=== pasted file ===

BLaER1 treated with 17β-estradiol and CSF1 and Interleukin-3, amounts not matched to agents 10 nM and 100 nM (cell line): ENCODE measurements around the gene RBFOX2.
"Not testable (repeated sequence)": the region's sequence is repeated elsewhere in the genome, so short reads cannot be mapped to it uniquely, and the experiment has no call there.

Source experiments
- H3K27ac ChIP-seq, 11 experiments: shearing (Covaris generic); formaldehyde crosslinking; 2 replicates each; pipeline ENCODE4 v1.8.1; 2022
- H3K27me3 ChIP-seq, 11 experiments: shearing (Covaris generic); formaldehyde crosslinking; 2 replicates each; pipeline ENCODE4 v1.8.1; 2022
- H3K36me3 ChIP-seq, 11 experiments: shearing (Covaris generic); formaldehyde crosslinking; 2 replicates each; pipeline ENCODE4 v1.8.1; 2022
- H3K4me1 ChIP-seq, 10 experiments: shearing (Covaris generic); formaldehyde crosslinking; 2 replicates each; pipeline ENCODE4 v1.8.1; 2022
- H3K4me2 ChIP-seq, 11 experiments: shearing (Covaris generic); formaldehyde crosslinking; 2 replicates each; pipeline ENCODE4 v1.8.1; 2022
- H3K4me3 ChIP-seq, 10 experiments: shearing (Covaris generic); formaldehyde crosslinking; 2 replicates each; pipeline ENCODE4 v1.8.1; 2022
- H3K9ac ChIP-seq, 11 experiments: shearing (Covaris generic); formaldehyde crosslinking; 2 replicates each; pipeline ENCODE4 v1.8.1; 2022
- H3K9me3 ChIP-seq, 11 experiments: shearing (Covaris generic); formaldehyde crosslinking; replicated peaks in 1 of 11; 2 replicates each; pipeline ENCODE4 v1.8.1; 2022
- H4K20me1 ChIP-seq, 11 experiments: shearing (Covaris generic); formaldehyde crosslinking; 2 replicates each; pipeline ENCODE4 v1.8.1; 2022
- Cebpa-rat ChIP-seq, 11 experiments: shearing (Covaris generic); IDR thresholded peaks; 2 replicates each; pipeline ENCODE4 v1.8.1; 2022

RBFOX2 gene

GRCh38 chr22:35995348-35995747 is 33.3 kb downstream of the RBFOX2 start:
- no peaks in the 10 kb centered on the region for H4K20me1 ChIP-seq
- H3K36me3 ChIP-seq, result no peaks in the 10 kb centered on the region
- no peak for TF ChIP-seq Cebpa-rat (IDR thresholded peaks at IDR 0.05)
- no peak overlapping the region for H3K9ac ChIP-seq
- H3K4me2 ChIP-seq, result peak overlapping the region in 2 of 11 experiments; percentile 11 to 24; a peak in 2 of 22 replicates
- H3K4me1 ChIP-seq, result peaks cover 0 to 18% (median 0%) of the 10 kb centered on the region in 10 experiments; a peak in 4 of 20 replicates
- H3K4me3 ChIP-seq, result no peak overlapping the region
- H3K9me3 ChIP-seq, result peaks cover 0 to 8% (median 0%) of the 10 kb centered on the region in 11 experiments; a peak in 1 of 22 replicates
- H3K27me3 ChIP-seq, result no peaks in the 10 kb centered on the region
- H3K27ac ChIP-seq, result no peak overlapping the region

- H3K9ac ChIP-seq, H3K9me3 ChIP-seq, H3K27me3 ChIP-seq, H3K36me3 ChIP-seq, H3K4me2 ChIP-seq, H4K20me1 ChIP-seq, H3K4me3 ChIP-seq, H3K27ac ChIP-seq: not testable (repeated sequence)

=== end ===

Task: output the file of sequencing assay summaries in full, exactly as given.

BLaER1 treated with 17β-estradiol and CSF1 and Interleukin-3, amounts not matched to agents 10 nM and 100 nM (cell line): ENCODE measurements around the gene RBFOX2.
"Not testable (repeated sequence)": the region's sequence is repeated elsewhere in the genome, so short reads cannot be mapped to it uniquely, and the experiment has no call there.

Source experiments
- H3K27ac ChIP-seq, 11 experiments: shearing (Covaris generic); formaldehyde crosslinking; 2 replicates each; pipeline ENCODE4 v1.8.1; 2022
- H3K27me3 ChIP-seq, 11 experiments: shearing (Covaris generic); formaldehyde crosslinking; 2 replicates each; pipeline ENCODE4 v1.8.1; 2022
- H3K36me3 ChIP-seq, 11 experiments: shearing (Covaris generic); formaldehyde crosslinking; 2 replicates each; pipeline ENCODE4 v1.8.1; 2022
- H3K4me1 ChIP-seq, 10 experiments: shearing (Covaris generic); formaldehyde crosslinking; 2 replicates each; pipeline ENCODE4 v1.8.1; 2022
- H3K4me2 ChIP-seq, 11 experiments: shearing (Covaris generic); formaldehyde crosslinking; 2 replicates each; pipeline ENCODE4 v1.8.1; 2022
- H3K4me3 ChIP-seq, 10 experiments: shearing (Covaris generic); formaldehyde crosslinking; 2 replicates each; pipeline ENCODE4 v1.8.1; 2022
- H3K9ac ChIP-seq, 11 experiments: shearing (Covaris generic); formaldehyde crosslinking; 2 replicates each; pipeline ENCODE4 v1.8.1; 2022
- H3K9me3 ChIP-seq, 11 experiments: shearing (Covaris generic); formaldehyde crosslinking; replicated peaks in 1 of 11; 2 replicates each; pipeline ENCODE4 v1.8.1; 2022
- H4K20me1 ChIP-seq, 11 experiments: shearing (Covaris generic); formaldehyde crosslinking; 2 replicates each; pipeline ENCODE4 v1.8.1; 2022
- Cebpa-rat ChIP-seq, 11 experiments: shearing (Covaris generic); IDR thresholded peaks; 2 replicates each; pipeline ENCODE4 v1.8.1; 2022

RBFOX2 gene

GRCh38 chr22:35995348-35995747 is 33.3 kb downstream of the RBFOX2 start:
- no peaks in the 10 kb centered on the region for H4K20me1 ChIP-seq
- H3K36me3 ChIP-seq, result no peaks in the 10 kb centered on the region
- no peak for TF ChIP-seq Cebpa-rat (IDR thresholded peaks at IDR 0.05)
- no peak overlapping the region for H3K9ac ChIP-seq
- H3K4me2 ChIP-seq, result peak overlapping the region in 2 of 11 experiments; percentile 11 to 24; a peak in 2 of 22 replicates
- H3K4me1 ChIP-seq, result peaks cover 0 to 18% (median 0%) of the 10 kb centered on the region in 10 experiments; a peak in 4 of 20 replicates
- H3K4me3 ChIP-seq, result no peak overlapping the region
- H3K9me3 ChIP-seq, result peaks cover 0 to 8% (median 0%) of the 10 kb centered on the region in 11 experiments; a peak in 1 of 22 replicates
- H3K27me3 ChIP-seq, result no peaks in the 10 kb centered on the region
- H3K27ac ChIP-seq, result no peak overlapping the region

- H3K9ac ChIP-seq, H3K9me3 ChIP-seq, H3K27me3 ChIP-seq, H3K36me3 ChIP-seq, H3K4me2 ChIP-seq, H4K20me1 ChIP-seq, H3K4me3 ChIP-seq, H3K27ac ChIP-seq: not testable (repeated sequence)